Wednesday, October 19, 2016

Progress, in black and white

I thought some of you might be interested to see how some ZIA tiles progressed as I worked on them.

I had started four tiles with gray washes. I had a vague idea of 'tree' or 'houses' but I try not to be too specific with shapes at this point. Unfortunately I didn't take a picture of just the washes. Here are the four tiles with some initial tangling on them.
At this point I'm thinking:
  • I like the tree trunk but what to do in the sky?
  • It looks like a big window in the left-hand tower, but that's not appropriate, is it?
  • I like the dark gray in the middle sky. The tree worked out alright. What's going to happen on the left?
  • I like the two windows on the right. What's that Paizel on the left?!?

Next stage, well-developed but lots to do still.
At this point I'm thinking:
  • Nice Paisley Boa fills! Still, what to do with the sky?
  • Interesting layers happening in the background - not quite what I expected. Why did I do those windows on the left-hand tower?
  • Nice moon. Nice bushes. Okay cloud.
  • Nice windows and door. It's become a rainy day. Still not sure what that Paizel is on the left.

Finally, finished.
The finishing and fine-tuning:
  • 'Jujube Tree' - I added red/orange jujube fruit. The sky needed to stay simple so I just added an orb and shading. I did a thicker outline around the tree.
  • I wanted a dark sky so I made it medium gray and tangled Morse over top.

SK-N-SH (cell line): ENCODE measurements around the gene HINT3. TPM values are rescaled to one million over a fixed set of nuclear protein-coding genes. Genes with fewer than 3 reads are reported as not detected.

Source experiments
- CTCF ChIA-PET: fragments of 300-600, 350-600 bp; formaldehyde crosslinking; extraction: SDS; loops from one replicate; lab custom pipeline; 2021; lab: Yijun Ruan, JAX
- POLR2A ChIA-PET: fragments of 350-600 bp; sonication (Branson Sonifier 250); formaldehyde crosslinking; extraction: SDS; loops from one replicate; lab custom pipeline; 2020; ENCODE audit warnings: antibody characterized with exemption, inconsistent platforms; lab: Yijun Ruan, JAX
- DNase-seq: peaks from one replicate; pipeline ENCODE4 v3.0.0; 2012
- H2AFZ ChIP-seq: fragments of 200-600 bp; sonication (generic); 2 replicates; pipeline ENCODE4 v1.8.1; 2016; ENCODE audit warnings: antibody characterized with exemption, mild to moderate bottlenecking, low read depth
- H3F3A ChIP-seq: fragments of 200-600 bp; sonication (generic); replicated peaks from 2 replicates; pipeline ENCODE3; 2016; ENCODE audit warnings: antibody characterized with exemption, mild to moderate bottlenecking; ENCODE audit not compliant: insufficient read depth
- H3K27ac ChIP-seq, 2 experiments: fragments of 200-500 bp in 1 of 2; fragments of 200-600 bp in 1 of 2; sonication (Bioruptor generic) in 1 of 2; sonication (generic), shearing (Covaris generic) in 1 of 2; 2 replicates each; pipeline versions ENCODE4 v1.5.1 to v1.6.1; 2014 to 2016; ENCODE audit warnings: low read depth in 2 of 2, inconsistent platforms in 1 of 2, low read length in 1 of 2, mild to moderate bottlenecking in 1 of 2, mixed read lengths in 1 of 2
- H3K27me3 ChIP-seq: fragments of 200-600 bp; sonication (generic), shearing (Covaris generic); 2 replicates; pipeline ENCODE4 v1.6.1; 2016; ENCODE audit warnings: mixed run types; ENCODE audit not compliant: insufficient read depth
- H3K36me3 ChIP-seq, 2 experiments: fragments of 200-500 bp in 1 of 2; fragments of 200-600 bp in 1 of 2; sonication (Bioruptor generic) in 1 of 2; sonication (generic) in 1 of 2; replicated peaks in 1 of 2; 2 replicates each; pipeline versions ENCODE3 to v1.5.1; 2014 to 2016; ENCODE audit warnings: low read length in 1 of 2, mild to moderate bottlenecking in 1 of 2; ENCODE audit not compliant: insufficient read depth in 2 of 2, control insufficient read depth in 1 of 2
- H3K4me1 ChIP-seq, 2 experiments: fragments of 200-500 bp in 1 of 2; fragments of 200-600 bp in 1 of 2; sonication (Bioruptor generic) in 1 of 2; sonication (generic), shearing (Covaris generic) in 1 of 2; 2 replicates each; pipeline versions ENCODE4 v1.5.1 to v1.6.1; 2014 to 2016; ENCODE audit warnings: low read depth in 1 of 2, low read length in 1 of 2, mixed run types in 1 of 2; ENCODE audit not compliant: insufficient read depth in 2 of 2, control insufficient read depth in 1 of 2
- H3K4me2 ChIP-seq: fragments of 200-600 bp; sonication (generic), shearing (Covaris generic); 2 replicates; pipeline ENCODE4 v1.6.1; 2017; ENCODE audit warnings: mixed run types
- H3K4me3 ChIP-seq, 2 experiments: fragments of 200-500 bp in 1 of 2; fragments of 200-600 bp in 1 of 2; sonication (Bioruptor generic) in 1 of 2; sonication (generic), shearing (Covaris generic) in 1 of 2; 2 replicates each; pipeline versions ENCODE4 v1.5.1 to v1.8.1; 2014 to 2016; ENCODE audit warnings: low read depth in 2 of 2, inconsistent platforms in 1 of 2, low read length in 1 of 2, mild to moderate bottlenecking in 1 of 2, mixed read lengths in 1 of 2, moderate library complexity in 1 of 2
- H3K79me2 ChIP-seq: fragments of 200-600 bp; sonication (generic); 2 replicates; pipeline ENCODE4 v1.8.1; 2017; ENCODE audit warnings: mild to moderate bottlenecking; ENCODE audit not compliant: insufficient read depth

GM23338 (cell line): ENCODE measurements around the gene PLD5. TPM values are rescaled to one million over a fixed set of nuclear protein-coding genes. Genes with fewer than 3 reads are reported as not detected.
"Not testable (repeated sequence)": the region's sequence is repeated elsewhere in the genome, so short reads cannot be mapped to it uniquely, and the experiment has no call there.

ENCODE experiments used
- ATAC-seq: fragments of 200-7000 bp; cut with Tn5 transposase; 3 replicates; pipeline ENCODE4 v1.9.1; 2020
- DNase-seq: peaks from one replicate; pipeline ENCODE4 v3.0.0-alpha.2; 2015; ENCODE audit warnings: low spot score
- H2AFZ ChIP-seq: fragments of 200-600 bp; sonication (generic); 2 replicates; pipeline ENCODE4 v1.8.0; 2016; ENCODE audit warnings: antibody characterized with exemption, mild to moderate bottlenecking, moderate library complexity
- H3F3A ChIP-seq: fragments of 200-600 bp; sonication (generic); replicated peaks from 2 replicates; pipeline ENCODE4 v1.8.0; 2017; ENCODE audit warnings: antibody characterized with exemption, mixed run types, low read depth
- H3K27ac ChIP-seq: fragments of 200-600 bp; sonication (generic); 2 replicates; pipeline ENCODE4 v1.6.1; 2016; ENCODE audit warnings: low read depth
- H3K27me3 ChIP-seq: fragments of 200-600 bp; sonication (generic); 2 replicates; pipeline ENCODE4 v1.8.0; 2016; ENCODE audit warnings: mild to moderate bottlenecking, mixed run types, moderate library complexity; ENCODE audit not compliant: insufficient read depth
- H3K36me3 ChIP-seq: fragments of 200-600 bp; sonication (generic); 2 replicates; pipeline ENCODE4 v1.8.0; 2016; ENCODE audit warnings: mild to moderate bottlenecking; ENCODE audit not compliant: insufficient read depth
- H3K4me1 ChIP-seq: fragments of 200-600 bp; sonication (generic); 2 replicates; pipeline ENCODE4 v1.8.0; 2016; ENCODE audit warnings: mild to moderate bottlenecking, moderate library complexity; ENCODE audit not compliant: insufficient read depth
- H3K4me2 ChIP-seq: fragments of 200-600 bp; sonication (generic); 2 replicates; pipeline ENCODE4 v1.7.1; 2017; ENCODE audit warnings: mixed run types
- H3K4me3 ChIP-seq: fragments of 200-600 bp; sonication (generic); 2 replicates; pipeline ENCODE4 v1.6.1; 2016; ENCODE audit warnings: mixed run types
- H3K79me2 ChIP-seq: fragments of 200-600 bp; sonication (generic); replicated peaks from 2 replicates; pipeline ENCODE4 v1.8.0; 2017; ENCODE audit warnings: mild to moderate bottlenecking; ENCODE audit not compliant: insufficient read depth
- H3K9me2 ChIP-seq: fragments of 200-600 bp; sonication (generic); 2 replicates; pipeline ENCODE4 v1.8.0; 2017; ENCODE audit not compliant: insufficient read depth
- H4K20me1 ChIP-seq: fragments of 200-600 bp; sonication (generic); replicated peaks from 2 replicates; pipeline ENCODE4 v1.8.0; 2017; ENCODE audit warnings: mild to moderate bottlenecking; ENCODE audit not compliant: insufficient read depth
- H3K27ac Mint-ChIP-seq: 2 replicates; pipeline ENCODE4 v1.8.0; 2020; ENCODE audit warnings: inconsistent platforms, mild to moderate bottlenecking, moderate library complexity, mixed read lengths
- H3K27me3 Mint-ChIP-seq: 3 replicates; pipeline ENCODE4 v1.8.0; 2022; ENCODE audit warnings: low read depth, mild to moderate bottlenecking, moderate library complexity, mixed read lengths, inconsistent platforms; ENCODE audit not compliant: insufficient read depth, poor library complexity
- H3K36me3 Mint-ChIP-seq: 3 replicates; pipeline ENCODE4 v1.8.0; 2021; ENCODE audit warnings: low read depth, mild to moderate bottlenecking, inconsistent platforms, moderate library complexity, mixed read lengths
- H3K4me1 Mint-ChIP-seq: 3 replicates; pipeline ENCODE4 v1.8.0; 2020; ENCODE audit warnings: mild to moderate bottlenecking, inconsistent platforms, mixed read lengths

• "Moon Roofs" - The cloud ran into the top of the onion dome so I darkened it at that end. Added a few shadowy Sanibelle bushes behind what was already there. Fine-tuned the moon glow and whitened the moon.
  • "Rainy Day" - I grayed the clouds and darkened along the top to give an overcast feel. I put some white lines in the black of the Paizel/house on the left. I made the half-circle window above the door stained glass. I added thin, wiggly lines of rain in front of the houses in 005 black pen and added some tiny circles. I added similar wiggly lines in Sakura's Clear Stardust for some rainy sparkle, and used a clear Glaze pen on the windows. The angled photos below may show the sparkle better.
    Oh, the Paizel? I think it's a vine.
Attempting to show the sparkle of Stardust and Glaze pens.
At this point I'm thinking:
  • I might do something more/else with the ground. I'll probably mount it on canvas and paint around it.
  • I probably will not mount this one. I find the background too busy, or perhaps it's the towers. Maybe I can do something about that later.
  • I will quite definitely mount this on canvas and paint around it. I love the light in it.
  • I'll probably mount it on canvas and paint around it using a bit of glittery paint. :)

Thursday, September 15, 2016


I love the tangle Tripoli. I think it's because this tangle is almost more of a way to set up a triangle grid rather than a strict pattern per se. Within the grid you can fill the triangles with all manner of different things for totally different looks.

Here is some of my play with Tripoli.